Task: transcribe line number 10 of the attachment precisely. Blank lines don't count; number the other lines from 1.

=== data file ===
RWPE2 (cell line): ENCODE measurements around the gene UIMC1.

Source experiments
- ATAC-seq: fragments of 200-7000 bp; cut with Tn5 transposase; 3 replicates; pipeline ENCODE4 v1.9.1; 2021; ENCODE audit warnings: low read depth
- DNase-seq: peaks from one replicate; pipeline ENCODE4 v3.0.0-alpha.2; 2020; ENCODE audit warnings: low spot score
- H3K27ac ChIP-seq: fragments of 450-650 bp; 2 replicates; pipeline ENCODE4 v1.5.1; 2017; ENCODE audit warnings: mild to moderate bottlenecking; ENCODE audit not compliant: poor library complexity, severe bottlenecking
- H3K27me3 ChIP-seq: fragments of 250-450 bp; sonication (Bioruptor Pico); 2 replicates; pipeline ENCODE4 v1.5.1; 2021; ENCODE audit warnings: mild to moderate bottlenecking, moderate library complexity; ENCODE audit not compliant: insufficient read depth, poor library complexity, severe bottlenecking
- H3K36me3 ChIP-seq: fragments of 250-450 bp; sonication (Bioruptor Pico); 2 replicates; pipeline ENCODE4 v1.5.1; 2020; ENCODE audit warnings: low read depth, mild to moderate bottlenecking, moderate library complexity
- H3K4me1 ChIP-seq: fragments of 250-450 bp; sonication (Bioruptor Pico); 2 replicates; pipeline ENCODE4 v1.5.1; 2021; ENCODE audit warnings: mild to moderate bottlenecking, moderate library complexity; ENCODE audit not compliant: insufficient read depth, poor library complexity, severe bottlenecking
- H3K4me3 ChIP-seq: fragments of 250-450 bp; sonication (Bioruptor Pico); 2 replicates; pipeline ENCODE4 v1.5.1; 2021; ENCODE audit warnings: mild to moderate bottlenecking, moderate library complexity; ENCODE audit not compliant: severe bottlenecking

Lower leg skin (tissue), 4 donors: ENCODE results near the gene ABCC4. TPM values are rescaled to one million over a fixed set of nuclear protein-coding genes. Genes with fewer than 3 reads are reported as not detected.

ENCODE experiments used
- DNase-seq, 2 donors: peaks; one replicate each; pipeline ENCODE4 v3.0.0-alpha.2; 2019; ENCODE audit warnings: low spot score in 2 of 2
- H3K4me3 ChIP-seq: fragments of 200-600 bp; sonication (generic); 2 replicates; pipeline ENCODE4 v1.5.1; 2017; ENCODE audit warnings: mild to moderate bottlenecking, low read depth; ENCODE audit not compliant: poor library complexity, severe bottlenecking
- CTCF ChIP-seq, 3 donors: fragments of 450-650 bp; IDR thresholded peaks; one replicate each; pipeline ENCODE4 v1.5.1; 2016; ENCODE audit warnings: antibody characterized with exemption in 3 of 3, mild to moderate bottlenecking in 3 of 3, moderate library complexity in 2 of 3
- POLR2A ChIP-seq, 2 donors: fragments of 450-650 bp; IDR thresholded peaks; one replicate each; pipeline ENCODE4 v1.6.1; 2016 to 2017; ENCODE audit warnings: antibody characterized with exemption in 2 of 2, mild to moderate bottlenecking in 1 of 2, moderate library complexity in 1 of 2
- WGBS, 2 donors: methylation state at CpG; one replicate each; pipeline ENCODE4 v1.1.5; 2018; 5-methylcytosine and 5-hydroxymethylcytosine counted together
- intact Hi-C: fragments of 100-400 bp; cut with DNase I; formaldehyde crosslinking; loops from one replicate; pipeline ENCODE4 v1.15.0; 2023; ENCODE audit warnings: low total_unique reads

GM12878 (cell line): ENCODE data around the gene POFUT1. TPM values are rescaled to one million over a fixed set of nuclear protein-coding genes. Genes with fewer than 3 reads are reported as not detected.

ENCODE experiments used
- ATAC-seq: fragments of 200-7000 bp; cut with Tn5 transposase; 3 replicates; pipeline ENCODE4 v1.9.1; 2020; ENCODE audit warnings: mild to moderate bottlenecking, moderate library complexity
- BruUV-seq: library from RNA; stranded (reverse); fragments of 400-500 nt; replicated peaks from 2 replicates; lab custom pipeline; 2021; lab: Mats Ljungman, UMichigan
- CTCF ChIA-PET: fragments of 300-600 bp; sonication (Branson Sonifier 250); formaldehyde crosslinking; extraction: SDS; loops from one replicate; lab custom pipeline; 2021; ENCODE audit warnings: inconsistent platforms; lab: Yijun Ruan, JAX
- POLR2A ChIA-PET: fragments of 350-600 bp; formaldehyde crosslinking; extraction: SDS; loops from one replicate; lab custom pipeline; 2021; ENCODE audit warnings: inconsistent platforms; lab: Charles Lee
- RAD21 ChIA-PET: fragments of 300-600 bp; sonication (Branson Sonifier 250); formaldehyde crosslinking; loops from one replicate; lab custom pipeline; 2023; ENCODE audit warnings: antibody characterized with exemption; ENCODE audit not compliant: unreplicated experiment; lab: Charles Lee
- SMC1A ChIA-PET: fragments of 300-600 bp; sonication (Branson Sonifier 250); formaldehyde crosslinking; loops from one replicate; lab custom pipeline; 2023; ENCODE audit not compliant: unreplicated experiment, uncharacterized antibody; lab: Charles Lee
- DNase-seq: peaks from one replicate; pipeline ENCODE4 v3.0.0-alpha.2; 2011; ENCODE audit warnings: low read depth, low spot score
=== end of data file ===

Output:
Lower leg skin (tissue), 4 donors: ENCODE results near the gene ABCC4. TPM values are rescaled to one million over a fixed set of nuclear protein-coding genes. Genes with fewer than 3 reads are reported as not detected.